Royal Netherlands East Indies Army

Royal Netherlands East Indies Army
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The Royal Netherlands East Indies Army (Koninklijk Nederlands Indisch Leger; KNIL) was the military force maintained by the Netherlands in its colony of the Netherlands East Indies (also known as the Dutch East Indies, and now modern Indonesia). The KNIL's air arm was the Royal Netherlands East Indies Army Air Force. Elements of the Royal Netherlands Navy were also stationed in the Netherlands East Indies.


History 1830–1942

Artillery of the Royal Dutch East India Army in 1896.
Cavalry of the Royal Dutch East India Army in 1906 during the Dutch intervention in Bali (1906).

The KNIL was formed by royal decree on 10 March 1830. It was not part of the Royal Netherlands Army, but a separate military arm specifically formed for service in the Netherlands East Indies. Its establishment coincided with the Dutch drive to expand colonial rule from the 17th century area of control to the far larger territories comprising the Dutch East Indies seventy years later, which remain the present boundaries of Indonesia.[1][not in citation given]

In 1894, Lombok and Karangasem were annexed in response to reports of the local Balinese aristocracy oppressing the native Sasak people.[2] Bali was finally taken under full control with the Dutch intervention in Bali (1906) and the final Dutch intervention in Bali (1908).[2] The KNIL was involved in many campaigns against indigenous groups in the Netherlands East Indies including the Padri War (1821–1845), the Java War (1825–1830), crushing the final resistance of Bali inhabitants to colonial rule in 1849, and the prolonged Aceh War (1873–1904).[3]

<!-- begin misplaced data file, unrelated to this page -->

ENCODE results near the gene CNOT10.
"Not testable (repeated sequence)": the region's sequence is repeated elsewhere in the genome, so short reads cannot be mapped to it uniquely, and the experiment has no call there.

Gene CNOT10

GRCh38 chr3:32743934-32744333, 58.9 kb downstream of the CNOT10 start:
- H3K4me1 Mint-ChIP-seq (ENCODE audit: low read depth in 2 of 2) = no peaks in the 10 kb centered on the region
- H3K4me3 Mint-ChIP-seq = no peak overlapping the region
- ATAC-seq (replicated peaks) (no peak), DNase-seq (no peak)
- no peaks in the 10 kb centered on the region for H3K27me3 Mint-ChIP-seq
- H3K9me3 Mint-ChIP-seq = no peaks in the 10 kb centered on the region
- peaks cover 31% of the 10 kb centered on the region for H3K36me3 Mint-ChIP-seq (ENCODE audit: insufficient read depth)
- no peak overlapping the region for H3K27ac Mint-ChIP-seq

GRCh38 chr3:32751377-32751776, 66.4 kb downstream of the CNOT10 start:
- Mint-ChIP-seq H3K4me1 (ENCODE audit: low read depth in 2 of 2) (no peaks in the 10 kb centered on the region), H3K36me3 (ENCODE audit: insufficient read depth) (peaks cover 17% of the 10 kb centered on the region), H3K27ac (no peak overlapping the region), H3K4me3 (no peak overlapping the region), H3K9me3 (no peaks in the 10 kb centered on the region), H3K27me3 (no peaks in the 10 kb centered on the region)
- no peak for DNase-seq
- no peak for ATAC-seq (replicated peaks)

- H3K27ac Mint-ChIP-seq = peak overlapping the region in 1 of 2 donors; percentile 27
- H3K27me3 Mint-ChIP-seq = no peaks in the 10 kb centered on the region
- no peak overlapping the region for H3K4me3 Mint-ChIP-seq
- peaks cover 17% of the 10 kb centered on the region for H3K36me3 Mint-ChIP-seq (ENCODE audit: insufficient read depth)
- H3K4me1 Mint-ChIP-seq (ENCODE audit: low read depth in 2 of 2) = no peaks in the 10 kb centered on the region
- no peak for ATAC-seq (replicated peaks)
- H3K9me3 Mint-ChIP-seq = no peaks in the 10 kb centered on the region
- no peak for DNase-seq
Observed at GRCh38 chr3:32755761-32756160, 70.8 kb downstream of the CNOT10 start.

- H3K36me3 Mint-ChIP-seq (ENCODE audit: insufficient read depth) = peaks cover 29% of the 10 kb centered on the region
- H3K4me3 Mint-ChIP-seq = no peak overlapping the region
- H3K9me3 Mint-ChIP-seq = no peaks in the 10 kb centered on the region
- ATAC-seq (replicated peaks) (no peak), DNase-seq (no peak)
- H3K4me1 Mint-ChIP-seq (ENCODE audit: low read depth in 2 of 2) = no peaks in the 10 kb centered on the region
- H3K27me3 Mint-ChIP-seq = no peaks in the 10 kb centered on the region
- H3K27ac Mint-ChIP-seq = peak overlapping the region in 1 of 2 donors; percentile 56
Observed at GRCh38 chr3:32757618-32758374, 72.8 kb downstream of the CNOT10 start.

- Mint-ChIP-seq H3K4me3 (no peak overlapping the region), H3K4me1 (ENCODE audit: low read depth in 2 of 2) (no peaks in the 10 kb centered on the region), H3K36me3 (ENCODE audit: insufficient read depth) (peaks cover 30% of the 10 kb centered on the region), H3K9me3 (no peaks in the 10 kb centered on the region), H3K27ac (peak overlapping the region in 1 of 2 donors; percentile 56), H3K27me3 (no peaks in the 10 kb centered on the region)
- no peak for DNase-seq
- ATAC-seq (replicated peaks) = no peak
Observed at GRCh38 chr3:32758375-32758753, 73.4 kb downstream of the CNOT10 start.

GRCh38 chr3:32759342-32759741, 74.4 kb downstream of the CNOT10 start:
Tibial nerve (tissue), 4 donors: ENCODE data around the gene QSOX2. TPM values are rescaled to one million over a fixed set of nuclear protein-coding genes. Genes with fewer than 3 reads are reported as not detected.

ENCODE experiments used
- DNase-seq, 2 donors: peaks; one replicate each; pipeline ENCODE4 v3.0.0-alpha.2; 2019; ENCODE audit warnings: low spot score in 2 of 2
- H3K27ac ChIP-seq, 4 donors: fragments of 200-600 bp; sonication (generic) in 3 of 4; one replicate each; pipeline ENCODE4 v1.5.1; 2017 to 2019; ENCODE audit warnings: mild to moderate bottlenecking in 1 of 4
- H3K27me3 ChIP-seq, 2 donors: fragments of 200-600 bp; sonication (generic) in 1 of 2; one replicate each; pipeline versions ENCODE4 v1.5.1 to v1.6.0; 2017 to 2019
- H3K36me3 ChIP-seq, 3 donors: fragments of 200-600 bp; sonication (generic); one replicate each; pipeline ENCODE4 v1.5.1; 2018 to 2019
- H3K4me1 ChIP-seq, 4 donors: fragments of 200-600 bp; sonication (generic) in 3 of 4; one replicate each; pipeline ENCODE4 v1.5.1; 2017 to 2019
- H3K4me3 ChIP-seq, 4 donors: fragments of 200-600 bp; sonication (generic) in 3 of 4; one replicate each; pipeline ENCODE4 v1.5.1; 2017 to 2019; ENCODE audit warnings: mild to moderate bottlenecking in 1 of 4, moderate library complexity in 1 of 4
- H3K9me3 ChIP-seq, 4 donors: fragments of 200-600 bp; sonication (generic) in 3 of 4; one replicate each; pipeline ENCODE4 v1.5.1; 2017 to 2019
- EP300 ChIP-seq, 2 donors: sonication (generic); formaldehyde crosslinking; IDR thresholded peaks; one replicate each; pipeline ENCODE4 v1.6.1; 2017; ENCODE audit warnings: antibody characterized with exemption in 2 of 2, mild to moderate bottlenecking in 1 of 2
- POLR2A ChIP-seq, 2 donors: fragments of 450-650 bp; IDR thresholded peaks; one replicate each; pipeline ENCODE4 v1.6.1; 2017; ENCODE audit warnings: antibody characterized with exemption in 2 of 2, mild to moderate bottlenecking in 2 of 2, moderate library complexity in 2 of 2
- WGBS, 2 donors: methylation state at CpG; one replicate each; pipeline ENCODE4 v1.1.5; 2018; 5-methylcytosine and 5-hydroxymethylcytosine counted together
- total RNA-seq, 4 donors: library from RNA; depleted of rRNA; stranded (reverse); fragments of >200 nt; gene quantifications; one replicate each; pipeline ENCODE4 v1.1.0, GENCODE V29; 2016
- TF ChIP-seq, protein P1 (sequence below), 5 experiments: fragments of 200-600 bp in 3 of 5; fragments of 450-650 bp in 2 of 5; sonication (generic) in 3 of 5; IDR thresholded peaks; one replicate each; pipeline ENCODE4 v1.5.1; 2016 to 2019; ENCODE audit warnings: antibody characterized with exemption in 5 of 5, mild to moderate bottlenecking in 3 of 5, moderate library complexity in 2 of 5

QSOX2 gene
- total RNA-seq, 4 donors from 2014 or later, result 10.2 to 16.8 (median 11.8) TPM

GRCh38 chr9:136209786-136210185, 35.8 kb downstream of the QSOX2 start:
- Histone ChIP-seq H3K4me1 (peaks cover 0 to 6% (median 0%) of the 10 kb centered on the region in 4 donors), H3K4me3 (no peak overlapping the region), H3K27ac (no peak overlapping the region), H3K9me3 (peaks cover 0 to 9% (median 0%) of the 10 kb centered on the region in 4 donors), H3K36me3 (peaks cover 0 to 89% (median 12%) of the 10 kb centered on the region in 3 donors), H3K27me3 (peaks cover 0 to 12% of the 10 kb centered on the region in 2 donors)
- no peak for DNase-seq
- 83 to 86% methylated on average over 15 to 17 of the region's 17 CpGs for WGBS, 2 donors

After 1904 the Netherlands East Indies were considered "pacified", with no large-scale armed opposition to Dutch rule until World War II, and the KNIL served a mainly defensive role protecting the Dutch East Indies from the possibility of foreign invasion. In the nineteenth and early twentieth centuries, the KNIL prosecuted the conquest of the Indonesian archipelago. Once the archipelago was considered "pacified" the KNIL was mainly involved with military police tasks. To ensure a sizeable European military segment in the KNIL and reduce costly recruitment in Europe the colonial government introduced obligatory military service for all male conscripts in the European legal class in 1917.[4] In 1922 a supplemental legal enactment introduced the creation of a ‘Home guard’ (Dutch: Landstorm) for European conscripts older than 32.[5]